We are in the June issue of Animation Magazine.
Flip to the last page, it follows our daily routine with pictures and writing.
The Netherlands arts budget will be reduced from €800m to €600m in 2013. It may not sound much but there are hundreds of organizations shutting down due to this decision. Music group, theaters, film festivals, the list goes on… and NIAF, the animation residency organization we belong to is one of them as well. If you are interested in this topic, you can read an article from the wired here.
There was a march / demonstration in early July that we participated in Da Haag. Artists, supporters of arts, many concern citizens joined for the demonstration.
This summer has been quite cold and rainy but this day, it was the sunniest ( and hottest for sure) day ever. The heat was rising and the tension was high.
In the first week of our stay, Paul Driessen and Maya Yonesho were in the office. We are having Igor Kovalyov giving workshop in August. In the past, Andreas Hykade, Konstantin Bronzit, Piet Kroon (Blue Sky) , Michael Dudok De Wit, Wendy Tilby / Amanda Forbis and so many other famous animators have given workshops at NIAF.
For animators, these are all HUGE names. There is a library filled with animation books & DVDs. There is equipment, resources, support and everything I could have ever imagined in this organization.
It’s sad that such a wonderful, unique, and encouraging organization like NIAF to discontinue its support for the animated films.
On a personal note, we are not sure if we will be able to finish our term of 2 years. Hopefully we can but even if our stay is shortened, I still consider ourselves lucky.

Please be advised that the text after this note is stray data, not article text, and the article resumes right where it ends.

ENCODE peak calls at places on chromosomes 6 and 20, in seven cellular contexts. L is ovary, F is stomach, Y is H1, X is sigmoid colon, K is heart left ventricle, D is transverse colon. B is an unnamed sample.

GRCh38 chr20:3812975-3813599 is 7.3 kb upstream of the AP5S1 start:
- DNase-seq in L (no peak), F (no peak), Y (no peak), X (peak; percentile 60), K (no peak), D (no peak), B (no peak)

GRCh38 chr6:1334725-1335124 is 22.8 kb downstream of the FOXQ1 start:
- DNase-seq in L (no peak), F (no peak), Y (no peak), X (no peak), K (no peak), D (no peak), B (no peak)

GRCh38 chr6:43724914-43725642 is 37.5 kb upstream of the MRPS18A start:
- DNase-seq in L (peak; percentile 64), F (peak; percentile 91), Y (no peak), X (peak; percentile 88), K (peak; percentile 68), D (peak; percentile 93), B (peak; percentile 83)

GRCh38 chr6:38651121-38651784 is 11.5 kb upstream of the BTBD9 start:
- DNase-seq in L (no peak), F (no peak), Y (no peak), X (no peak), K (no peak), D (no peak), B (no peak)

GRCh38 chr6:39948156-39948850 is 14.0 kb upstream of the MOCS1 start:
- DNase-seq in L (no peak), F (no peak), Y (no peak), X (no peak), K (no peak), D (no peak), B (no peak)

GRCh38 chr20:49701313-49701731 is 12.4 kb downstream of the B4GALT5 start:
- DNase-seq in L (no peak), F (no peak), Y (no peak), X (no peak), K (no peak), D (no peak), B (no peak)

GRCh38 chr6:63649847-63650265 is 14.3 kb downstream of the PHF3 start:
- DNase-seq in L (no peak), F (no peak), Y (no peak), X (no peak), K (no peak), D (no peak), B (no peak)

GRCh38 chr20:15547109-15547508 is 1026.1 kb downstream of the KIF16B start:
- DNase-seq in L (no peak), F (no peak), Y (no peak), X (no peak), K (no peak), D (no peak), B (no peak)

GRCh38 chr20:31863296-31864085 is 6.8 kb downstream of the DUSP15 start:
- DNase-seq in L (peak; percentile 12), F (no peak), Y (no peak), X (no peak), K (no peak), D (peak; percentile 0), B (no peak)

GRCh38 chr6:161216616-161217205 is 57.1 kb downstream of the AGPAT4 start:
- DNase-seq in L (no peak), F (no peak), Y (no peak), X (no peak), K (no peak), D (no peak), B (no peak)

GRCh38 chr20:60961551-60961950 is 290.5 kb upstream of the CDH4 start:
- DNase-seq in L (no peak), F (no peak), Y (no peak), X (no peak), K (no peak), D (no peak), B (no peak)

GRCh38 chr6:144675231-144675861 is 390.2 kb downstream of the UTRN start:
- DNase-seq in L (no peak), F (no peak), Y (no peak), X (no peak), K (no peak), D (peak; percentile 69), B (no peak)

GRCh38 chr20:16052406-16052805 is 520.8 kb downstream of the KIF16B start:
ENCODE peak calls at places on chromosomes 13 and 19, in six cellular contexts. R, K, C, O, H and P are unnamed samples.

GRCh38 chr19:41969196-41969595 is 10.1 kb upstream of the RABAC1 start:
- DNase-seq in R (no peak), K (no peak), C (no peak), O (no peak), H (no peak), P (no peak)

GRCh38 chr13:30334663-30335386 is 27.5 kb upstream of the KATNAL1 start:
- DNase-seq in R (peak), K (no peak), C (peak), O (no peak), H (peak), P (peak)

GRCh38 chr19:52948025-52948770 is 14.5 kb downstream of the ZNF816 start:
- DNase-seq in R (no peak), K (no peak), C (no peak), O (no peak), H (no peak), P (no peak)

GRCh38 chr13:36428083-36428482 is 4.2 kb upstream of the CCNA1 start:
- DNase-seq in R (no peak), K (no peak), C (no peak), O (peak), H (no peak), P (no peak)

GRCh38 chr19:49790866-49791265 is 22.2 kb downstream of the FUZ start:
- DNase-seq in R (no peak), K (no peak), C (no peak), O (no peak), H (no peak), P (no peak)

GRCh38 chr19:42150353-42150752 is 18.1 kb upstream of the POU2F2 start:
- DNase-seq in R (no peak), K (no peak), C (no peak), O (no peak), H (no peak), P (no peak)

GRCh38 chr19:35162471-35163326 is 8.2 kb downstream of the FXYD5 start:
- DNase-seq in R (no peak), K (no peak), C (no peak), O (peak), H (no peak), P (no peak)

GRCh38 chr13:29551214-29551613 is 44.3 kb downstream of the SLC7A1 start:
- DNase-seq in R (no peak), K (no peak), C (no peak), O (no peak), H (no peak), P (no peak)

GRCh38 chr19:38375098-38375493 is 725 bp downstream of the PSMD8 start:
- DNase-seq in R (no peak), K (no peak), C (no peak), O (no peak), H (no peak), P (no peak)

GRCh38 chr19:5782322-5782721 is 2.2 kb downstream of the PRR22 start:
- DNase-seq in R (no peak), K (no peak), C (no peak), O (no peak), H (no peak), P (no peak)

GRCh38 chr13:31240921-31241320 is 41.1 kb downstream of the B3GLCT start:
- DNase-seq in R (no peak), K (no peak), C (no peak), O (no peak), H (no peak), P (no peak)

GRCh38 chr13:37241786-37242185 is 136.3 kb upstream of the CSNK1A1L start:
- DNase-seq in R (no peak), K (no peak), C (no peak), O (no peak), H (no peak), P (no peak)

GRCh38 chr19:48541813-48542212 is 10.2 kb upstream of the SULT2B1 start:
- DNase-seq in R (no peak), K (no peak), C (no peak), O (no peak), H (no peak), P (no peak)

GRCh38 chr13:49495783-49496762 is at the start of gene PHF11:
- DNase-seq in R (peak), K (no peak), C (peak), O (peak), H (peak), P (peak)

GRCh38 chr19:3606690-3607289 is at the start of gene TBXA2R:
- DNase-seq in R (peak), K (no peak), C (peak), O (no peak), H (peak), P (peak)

Some of us had to hide in the shade for a few minutes of rest… Despite of the reasons to be there, I quite enjoyed being surrounded by passionate artists & art lovers.
Our first Annecy trip was overwhelming, inspiring, frustrating and wonderful. As a follow up to our blog post “Why We Released Our Film Online”, it is worth noting that the short films that won the Annecy Cristal and the Special Jury Award, “Pixels”, and “Big Bang Big Boom”, have been online for quite some time and enjoyed considerable internet ubiquity.
We didn’t go to all of the student screenings and missed the TV screening, but here are some of our favorites from the festival:
Studio AKA’s Grant Orchard plays an absurd New York moment over the course of 100 years. Three distinct graphic stylings and a peppy score.
I was charmed by Patrick Doyan’s funny and poignant day-in-the-life of a bored little boy. The beautiful, illustrative animation sets a warm tone for the piece. Very nice use of scale and graphic representation to conceal and reveal story elements.
Juan Pablo Zaramella’s pixilation masterpiece was clearly the crowd favorite. The photography is controlled and the animation feels lively and expressive. Not easy to pull off with pixilation. What I enjoyed most was the fact that Zaramella used a natural byproduct of the pixilation process, light moving across the frame, as a storytelling device. He really breathed new life into an old technique.
In Tor Fruegaard’s “Venus”, a couple with sex problems visit a swingers club in an attempt to salvage their relationship. While the premise begs for loads of juvenile jokes, “Venus” never veers too far in that direction. Instead, Fruegaard uses the experiences to show a very real relationship. Terrific dialog performances and understated animation.
Warning: The trailer below is NSFW and may be inappropriate for younger audiences.
Directed by Polynoid from Filmakademie Baden-Wurttenberg, “Loom” depicts a dramatic moment when a moth is trapped in a spider’s web. While the photorealistic realistic rendering is a remarkable achievement, what I responded to most was the abstraction of insect inner-space and the brilliant sound design.